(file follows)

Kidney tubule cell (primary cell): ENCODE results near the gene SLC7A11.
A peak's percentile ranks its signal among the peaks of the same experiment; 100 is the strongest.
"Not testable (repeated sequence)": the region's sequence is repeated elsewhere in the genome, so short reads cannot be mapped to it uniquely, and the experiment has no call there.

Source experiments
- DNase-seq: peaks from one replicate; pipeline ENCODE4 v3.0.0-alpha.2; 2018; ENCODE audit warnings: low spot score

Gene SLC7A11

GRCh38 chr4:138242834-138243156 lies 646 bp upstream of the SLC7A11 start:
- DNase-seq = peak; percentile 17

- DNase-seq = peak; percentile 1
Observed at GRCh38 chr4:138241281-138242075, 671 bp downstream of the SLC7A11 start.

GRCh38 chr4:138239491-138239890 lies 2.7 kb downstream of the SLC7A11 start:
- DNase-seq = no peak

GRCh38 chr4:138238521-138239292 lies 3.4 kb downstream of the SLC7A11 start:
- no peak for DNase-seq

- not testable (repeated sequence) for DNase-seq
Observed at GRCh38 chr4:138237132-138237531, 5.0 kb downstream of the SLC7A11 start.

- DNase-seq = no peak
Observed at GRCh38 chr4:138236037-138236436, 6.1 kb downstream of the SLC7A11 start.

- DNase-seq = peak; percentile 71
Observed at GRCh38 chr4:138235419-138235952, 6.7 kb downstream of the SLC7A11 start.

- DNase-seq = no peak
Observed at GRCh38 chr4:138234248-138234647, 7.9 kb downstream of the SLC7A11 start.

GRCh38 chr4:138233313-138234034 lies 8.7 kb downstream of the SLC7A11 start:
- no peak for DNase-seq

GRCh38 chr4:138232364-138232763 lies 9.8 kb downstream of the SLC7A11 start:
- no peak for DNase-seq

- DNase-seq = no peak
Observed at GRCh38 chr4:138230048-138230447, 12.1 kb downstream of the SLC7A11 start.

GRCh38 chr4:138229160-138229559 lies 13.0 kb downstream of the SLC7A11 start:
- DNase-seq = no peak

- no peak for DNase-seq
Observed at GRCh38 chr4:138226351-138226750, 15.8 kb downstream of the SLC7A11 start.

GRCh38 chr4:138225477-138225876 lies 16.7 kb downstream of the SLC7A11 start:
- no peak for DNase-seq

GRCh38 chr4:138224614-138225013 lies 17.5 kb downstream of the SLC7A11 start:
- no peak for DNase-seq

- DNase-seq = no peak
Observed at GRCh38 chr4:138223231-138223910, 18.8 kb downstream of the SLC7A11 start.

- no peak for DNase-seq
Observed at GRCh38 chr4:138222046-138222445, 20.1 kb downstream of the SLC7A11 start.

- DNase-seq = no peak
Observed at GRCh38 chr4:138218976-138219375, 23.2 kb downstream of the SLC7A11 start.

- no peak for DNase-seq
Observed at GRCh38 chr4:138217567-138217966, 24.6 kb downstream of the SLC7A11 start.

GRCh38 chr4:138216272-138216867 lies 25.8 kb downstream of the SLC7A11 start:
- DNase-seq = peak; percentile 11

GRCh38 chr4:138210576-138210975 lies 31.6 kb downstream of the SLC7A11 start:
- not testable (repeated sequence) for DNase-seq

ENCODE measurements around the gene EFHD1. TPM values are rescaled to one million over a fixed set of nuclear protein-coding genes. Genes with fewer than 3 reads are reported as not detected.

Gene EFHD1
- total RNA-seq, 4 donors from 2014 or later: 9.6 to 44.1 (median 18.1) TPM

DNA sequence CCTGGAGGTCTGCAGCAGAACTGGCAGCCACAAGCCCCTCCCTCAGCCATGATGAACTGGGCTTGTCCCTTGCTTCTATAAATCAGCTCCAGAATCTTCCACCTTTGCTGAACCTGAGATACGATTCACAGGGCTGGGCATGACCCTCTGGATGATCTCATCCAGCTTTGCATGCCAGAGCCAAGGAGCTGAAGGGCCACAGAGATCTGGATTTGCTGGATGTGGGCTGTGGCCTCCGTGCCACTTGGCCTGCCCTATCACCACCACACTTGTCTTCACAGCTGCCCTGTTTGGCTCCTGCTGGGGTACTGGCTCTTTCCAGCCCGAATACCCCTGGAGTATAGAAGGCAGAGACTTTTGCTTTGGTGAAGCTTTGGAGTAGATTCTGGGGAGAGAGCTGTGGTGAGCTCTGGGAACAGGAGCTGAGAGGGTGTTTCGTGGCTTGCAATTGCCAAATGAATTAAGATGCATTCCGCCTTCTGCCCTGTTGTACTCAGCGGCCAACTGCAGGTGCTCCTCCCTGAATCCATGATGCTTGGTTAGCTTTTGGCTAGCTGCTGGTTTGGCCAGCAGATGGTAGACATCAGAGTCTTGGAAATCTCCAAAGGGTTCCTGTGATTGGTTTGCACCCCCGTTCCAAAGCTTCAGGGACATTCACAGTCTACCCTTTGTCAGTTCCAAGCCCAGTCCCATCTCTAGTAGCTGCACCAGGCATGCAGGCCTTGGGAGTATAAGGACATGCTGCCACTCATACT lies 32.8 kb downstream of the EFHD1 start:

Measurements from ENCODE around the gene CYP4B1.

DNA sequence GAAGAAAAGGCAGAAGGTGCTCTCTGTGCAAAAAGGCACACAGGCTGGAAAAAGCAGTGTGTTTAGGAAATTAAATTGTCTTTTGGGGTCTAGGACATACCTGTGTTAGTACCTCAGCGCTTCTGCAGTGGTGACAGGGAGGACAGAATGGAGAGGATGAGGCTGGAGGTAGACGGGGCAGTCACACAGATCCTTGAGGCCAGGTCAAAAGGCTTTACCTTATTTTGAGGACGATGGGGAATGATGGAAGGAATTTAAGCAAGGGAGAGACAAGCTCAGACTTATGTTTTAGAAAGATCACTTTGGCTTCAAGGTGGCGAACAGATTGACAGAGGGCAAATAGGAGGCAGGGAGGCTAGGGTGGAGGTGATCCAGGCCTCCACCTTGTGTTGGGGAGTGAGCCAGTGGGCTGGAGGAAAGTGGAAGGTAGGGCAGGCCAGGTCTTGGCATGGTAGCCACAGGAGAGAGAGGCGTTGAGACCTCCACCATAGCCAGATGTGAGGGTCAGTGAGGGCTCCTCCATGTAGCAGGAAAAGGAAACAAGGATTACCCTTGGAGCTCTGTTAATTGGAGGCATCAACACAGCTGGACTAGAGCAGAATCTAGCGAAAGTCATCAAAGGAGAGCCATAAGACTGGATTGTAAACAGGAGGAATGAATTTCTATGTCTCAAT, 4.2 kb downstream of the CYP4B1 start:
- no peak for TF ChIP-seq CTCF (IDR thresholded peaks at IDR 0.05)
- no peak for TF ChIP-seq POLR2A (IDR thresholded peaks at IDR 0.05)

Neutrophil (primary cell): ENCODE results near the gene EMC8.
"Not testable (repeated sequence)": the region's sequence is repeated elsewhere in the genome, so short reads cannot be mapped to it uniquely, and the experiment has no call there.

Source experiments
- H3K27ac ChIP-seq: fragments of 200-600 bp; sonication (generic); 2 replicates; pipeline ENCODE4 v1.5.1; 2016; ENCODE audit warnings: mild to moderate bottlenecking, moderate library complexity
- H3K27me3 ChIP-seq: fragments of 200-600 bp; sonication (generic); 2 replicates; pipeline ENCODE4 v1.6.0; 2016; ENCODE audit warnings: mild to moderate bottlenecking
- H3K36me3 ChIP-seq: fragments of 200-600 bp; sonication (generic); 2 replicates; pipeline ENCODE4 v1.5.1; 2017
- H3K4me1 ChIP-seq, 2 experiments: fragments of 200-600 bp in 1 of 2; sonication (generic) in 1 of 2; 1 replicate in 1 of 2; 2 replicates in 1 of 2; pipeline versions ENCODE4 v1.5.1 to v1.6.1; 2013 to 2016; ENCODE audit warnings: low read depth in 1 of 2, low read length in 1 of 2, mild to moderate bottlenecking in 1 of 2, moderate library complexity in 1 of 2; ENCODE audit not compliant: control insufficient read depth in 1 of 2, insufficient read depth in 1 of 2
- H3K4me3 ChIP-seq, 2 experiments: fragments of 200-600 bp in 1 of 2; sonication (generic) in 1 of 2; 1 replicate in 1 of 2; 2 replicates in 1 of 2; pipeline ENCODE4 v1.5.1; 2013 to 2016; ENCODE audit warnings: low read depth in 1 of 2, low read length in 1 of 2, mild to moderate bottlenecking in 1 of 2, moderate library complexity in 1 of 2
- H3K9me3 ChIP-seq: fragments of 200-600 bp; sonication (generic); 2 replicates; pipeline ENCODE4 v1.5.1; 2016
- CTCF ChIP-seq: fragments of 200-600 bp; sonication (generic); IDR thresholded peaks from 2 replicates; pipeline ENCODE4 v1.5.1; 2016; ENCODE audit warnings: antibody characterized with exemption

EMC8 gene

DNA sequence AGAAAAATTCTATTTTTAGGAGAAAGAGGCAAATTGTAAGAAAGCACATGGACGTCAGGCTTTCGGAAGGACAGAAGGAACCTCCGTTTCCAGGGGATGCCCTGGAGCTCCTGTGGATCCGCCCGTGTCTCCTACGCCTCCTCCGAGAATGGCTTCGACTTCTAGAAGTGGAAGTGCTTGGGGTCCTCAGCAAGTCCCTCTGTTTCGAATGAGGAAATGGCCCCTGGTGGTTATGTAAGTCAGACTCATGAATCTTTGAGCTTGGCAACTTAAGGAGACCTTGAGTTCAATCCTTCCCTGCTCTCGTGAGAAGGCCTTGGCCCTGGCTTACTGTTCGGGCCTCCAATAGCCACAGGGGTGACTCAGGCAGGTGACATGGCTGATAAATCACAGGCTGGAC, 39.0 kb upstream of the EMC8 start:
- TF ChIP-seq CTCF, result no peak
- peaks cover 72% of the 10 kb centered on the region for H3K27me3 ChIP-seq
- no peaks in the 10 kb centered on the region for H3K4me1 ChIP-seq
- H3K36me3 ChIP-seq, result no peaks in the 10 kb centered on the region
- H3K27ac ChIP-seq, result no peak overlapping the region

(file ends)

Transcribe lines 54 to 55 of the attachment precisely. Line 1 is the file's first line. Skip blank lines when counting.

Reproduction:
DNA sequence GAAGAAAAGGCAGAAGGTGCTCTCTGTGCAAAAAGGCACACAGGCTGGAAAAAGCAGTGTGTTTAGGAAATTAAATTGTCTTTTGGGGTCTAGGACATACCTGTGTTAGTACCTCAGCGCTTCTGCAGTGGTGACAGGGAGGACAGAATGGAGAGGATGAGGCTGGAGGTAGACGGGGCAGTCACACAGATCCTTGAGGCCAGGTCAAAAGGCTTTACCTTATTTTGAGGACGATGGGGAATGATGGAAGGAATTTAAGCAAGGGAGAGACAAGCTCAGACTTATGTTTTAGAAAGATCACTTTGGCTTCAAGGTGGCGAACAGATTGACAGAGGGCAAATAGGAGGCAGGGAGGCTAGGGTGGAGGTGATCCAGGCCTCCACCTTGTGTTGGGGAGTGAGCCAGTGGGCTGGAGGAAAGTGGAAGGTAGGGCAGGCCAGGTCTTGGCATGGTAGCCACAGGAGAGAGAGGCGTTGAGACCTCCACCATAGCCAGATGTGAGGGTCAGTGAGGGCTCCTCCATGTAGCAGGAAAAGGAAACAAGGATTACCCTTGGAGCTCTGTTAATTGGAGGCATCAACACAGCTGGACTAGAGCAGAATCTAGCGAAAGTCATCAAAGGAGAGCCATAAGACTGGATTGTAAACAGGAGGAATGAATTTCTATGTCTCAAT, 4.2 kb downstream of the CYP4B1 start:
- no peak for TF ChIP-seq CTCF (IDR thresholded peaks at IDR 0.05)